1. We need to use email, cell-phones, the web, and other technologies: they enable us to communicate, answer questions, and are necessary to perform our job functions
  2. The breadth and depth of these channels is large/growing/overwhelming/distracting
  3. Some of this data is irrelevant or unnecessary (or some other problem)
  4. Processing irrelevant or unnecessary information (or some other problem) takes time
  5. Due to #3, it’s important to pay attention to the cost associated with #4

Regardless of the value of these newer information sources (#1), there’s still a cost associated with processing it (assuming you agree with some of the study’s findings).

I don’t think businesses (or even individuals) are interested in comparing how their productivity now compares with twenty years ago.  (Though it might make us feel a bit better!)  The purpose behind these studies is pinpointing what we often don’t realize—just how great the cost is for the inadequacies in our current approaches to managing information.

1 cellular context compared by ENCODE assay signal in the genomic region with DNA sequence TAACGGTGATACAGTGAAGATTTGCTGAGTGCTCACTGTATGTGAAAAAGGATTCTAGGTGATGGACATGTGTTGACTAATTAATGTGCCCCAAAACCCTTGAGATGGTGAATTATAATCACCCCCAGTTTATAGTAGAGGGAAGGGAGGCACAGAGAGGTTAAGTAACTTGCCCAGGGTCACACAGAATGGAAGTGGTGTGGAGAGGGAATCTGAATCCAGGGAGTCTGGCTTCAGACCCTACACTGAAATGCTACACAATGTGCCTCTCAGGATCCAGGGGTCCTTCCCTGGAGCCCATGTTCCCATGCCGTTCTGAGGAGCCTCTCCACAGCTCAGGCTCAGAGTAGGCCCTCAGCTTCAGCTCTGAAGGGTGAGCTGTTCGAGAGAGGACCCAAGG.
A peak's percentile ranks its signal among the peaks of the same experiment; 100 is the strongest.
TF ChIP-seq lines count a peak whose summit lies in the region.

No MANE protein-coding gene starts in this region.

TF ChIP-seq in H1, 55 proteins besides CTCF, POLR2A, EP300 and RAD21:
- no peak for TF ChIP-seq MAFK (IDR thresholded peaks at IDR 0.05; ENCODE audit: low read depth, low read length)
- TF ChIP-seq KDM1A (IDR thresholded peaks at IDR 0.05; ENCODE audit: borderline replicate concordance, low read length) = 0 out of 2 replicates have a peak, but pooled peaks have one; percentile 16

There’s a very real need for better tools and techniques.  The studies help to illustrate those points to people who need a more tangible reason for investing their time or money in these tools and techniques.

It’s wise to be skeptical of studies and to look at their funding sources.  Heck, I’m biased in just writing this article.  But as someone who’s out there dealing with a business community that’s interest is more in the bottom line than tinkering with technology or investing in training, I think the studies bring attention to the gravity of their inaction.  (Walk into corporate America and observe people, and you’ll see how overwhelmed and unready they are.)  This IS a problem, and spreading its awareness will help make a change.

(Maybe that change is public education in processing digital information; maybe it’s businesses investing in employee training; maybe it’s getting people to use or developers to build tools that help manage this data.  More specific solutions discussed here.)

I know that Gina wasn’t just disregarding studies’ findings.  I just want to present an opposing opinion to applaud the media attention and further research related to “information overload.”